Monday, September 26, 2011
While on vacation on the central coast earlier this month I made my regular stop at Sweet Earth Chocolates in San Luis Obispo to pick up some rations for our vacation rental.
I bought some turtles and some other items for immediate consumption and then a few items to bring back to Los Angeles for review. One item that I sampled in the store is their Fair Trade Certified & Certified Organic Bittersweet Chocolate Drops. Yup, I went on vacation and I brought back a bag of chocolate chips.
It’s 12 ounces of 65% dark chocolate with only three ingredients - organic cacao (liquor, cocoa butter & cocoa powder), organic sugar and organic vanilla.
I love the bag. It’s simple, the same sort of wax lined kraft paper bag with a wire-fold closure that you get fresh roasted coffee beans in. It has the same bean bag heft and satisfying crunch when squeezed.
The pieces are small, some as large as a dime but most the size of a flattened standard baking chocolate chip (2/3 of an inch). The smooth disk shape makes them easy to eat and melt in the mouth, no spiky top.
There’s a light tangy note to the pieces upon melting with a slightly dry finish. It’s much sweeter than I would have expected for a 65% chocolate. The flavors are woodsy and smokey with notes of figs and molasses, they’re on the coffee side of the rich flavors. In fact, the package was sitting on my desk one morning and a co-worker said “Your coffee smells really good today.” I didn’t actually have any coffee, it was the open bag of chocolate that smelled like that. On another day the smell was so distracting, I had to close the package up and put it away.
I’m sure this would be great for baking, hot chocolate or pudding. But I was content to just snack away on them. It was no compromise, in the sense that these were organically grown, fair trade certified and not overpackaged. It was $9.50 for the bag, but for 12 ounces, I thought it was a pretty good deal compared to some of the chocolate bars that I buy for the same price but only get 3.5 ounces.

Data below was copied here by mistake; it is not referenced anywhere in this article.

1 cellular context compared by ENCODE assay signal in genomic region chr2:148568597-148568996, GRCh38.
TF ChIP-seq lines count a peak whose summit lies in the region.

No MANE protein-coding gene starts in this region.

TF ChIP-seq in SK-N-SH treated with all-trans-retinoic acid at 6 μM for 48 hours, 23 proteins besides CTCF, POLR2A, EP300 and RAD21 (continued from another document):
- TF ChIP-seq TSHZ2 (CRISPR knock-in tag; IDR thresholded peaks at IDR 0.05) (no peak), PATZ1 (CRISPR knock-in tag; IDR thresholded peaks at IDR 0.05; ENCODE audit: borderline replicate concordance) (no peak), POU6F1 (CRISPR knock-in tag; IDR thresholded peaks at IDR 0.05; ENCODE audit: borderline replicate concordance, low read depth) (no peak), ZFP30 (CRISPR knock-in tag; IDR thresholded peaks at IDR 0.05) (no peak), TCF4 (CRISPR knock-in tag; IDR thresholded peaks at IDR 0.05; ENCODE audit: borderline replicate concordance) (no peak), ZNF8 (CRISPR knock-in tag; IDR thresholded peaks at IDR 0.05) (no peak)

They’re made without soy or dairy (so they’re vegan) but are processed in a facility that has both.
As more of a novelty item I tried their new caramels. They’re like gourmet milk duds. I picked out the Coffee Caramel. The little quarter pound bag is very simply done. A cellophane bag sealed with a little twist tie. (They had samples in the store, I tried the orange and chili one and found it a little too spicy for me, so I opted for the coffee.)
Instead of a glossy coating of chocolate on the house-made caramel nibs, these are coated in chocolate and then rolled in cocoa. They’re lumpy and mis-shapen, some are flat and others are rustically spherical.
The chew is smooth and sweet with some good flavors. The primary flavors are woodsy, a combination of the dark chocolate and cocoa coating plus a little note of coffee. The caramel itself is interesting, the toasted and burnt sugar flavors are missing, are are the butter notes, but still it doesn’t end up tasting like syrup. There’s a little note of cinnamon and coconut in there, but that could be my imagination.
As a gourmet Milk Dud, I was happy, though they are certainly more expensive, don’t have quite the shelf life and are kind of messy with the cocoa coating.
I will continue to visit the Sweet Earth Chocolate shops in San Luis Obispo when I’m in the area. It’s easy on and off the 101 if you’re traveling through the area. My previous review of the shop is here (with photos).
UPDATE: Sweet Earth changed the name of their company to Mama Ganache.
Tuesday, September 20, 2011
I found them at the Baywood/Los Osos Farmer’s Market where Danna J. Dykstra Coy sells them in all sorts of formats. She makes her vegan/gluten free cups from mostly organic ingredients and whenever possible, from locally grown produce. (The chocolate is from Guittard.) For a handcrafted confection, I found them very affordable. The peanut butter cups come in three different sizes. I opted for a box called the JoybittyBox 16 which has the medium sized cups with four each of the four different flavors. I paid $13.00 for my box of goodies, which I thought was pretty fair. I also picked up two of the large sized cups (like a traditional Reese’s Peanut Butter Cup size) for $3.00 for a pair.
The cups are tucked into the rather small, unbleached kraft paper box, stacked two deep. There are Traditional Peanut Butter, Olallieberry/Raspberry, Blueberry/Lemon and Local, Raw Honey. The design on the tops of the cups are just decorative, the only way to tell them apart is the color or design on the fluted paper cup.
Each little cup is about 3/4 of an inch across on the bottom, which is about the same as a foil wrapped Reese’s Peanut Butter Cup miniature. However, the top is like a spilled over, generous muffin top.
The most notable flavor of the set is the Peanut Butter & Olallieberry/Raspberry. The Olallieberry is very popular on the central coast. It’s a curious hybrid berry that’s best illustrated by this genealogical chart on Wikipedia. I’m going to start with that, because all of them effectively tasted like raspberries were somewhere nearby, even if some cups were seedless.